Co Antrim woman Helen Vizard is appealing for volunteers to come forward to join the NSPCC’s Schools Service and help educate a new generation of schoolchildren about keeping themselves safe.

NSPCC Northern Ireland is looking to reach even more children following record figures in the last academic year (2017-2018) when 67,129 children across Northern Ireland attended special Speak Out Stay Safe assemblies.

These ground-breaking assemblies teach primary school children how to keep themselves safe from abuse and neglect.

With the help of “Buddy” the mascot, the Speak Out Stay Safe programme is delivered by specially-trained NSPCC staff and volunteers who deliver age appropriate messages which link directly to the curriculum helping children aged 4-11 to:

  • Understand abuse in all its forms and recognise the signs that it’s happening
  • Learn how to protect themselves from all forms of abuse
  • Recognise both how to get help and the sources of help available to them, including Childline

The service aims to visit every primary school in Northern Ireland and across the UK every three years and in the last academic year, in Northern Ireland 356 primary schools were visited.

Helen, from Carrickfergus, has been volunteering with the NSPCC for the past four years.

She said: “I signed up as a volunteer a few years ago after I retired. There is only so much golfing and walking I can do and I wanted to give something back.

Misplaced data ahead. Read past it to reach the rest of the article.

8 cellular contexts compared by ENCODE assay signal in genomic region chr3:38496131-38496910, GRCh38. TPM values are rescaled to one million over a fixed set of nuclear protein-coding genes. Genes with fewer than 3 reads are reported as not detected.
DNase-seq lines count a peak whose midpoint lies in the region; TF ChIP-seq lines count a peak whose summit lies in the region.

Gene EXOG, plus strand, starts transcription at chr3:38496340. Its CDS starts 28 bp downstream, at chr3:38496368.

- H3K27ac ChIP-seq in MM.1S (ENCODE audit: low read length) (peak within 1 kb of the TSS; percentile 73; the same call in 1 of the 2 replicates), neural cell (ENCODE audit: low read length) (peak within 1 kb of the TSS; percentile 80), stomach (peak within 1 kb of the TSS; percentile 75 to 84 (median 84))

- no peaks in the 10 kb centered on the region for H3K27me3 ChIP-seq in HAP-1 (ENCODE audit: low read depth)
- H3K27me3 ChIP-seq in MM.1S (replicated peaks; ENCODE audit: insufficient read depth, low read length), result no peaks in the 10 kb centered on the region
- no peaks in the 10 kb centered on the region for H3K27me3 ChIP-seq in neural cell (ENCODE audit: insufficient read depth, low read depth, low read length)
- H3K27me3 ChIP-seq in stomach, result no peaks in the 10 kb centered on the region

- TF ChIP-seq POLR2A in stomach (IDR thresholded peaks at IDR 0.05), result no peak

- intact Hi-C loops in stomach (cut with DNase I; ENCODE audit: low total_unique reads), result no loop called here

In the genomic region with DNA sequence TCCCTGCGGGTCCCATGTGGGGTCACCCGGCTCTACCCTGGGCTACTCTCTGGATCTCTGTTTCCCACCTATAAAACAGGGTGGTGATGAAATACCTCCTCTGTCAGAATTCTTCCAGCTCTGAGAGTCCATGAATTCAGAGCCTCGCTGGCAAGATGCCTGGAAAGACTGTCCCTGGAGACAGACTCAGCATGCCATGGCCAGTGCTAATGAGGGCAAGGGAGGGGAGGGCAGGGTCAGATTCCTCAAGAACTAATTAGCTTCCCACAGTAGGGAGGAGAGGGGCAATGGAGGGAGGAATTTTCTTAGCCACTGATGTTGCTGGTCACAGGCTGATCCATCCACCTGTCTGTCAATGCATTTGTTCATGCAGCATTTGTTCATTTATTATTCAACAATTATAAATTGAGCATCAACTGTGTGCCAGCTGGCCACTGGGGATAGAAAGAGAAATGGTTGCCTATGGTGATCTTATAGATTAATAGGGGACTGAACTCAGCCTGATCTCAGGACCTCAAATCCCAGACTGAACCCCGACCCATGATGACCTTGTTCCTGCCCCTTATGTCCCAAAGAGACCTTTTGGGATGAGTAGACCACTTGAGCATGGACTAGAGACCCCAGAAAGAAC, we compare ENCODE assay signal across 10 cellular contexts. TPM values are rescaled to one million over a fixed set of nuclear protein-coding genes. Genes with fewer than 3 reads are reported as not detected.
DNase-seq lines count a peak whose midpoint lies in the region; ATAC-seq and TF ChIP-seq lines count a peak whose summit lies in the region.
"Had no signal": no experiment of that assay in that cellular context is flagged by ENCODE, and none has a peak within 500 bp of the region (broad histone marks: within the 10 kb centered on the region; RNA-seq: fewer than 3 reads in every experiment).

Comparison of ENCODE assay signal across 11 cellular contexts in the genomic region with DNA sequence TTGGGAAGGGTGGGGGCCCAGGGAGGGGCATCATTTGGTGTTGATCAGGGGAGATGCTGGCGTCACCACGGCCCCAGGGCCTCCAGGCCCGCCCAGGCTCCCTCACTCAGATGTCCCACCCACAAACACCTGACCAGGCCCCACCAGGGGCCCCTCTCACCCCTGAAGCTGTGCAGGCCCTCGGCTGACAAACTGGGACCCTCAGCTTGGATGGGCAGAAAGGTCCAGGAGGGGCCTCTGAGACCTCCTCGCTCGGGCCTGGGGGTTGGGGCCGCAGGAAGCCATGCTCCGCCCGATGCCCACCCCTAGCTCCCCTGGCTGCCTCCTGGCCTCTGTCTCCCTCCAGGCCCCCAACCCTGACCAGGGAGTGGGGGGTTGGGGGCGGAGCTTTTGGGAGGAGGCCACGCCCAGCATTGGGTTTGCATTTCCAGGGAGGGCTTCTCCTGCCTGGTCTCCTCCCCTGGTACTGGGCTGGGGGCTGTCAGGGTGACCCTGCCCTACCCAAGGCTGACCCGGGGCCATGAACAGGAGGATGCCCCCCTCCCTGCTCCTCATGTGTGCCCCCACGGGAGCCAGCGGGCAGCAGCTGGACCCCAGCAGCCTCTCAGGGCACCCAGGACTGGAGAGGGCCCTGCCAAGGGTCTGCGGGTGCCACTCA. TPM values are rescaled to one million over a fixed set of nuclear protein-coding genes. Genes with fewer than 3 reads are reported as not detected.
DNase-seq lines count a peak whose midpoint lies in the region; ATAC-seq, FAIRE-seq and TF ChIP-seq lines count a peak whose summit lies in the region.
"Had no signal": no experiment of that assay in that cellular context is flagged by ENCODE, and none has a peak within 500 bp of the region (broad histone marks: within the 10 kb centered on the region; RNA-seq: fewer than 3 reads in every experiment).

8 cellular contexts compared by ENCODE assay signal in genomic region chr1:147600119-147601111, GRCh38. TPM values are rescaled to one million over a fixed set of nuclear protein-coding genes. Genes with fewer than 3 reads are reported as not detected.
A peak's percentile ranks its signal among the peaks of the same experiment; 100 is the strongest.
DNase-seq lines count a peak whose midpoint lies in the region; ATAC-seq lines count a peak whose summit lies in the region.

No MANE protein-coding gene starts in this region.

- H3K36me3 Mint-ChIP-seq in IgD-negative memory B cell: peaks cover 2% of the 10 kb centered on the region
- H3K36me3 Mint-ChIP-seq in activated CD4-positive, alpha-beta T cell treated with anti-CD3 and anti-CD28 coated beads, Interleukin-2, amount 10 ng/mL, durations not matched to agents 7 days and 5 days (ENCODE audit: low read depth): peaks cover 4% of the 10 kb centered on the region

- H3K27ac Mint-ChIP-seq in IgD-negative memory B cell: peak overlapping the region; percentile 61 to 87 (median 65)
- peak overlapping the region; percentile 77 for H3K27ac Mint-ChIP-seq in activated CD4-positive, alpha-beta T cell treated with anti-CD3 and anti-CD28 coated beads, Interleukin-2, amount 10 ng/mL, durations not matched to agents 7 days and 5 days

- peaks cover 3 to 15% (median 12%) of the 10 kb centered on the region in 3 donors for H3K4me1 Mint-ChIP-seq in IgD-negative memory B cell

“I heard an ad on my local radio long for volunteers and I thought that was something I could do. I wanted to do something purposeful, which would also utilise the knowledge and skills I had gained over the years.

“It was a natural progression to work with, and on behalf of, children because of my background working as a teacher and with children with special needs. It was also appealing to work in the youthful, stimulating environment of schools and be back out socialising and working with new colleagues.”

She added: “I have really enjoyed volunteering with the NSPCC Schools Service. It is very rewarding to bring important messages to children at their own level and it is motivating to work with lively young people.

“It is good to have a sense of belonging to the team of volunteers and to feel part of the schools’ community. Volunteers come from a whole variety of interesting backgrounds. I have met some amazing people through volunteering and I would encourage other people to give it a go.

“The feedback from the schools is always very positive and we receive helpful training and lots of support and encouragement from the NSPCC.”

Karen Walker, Schools Manager with the NSPCC, said: “Without the support of our volunteers, our programme simply couldn’t exist. We are always looking for committed volunteers to join our team.

“It’s a great way to meet new people and learn a new skill, while giving something back. The NSPCC give you all the training and support you need to feel confident in your role. We ask for a minimum commitment of three deliveries a month within school hours.”

If you would like more information on how to volunteer for the NSPCC Schools Service please visit the NSPCC website at:


Nadia Duncan

Author: Nadia Duncan


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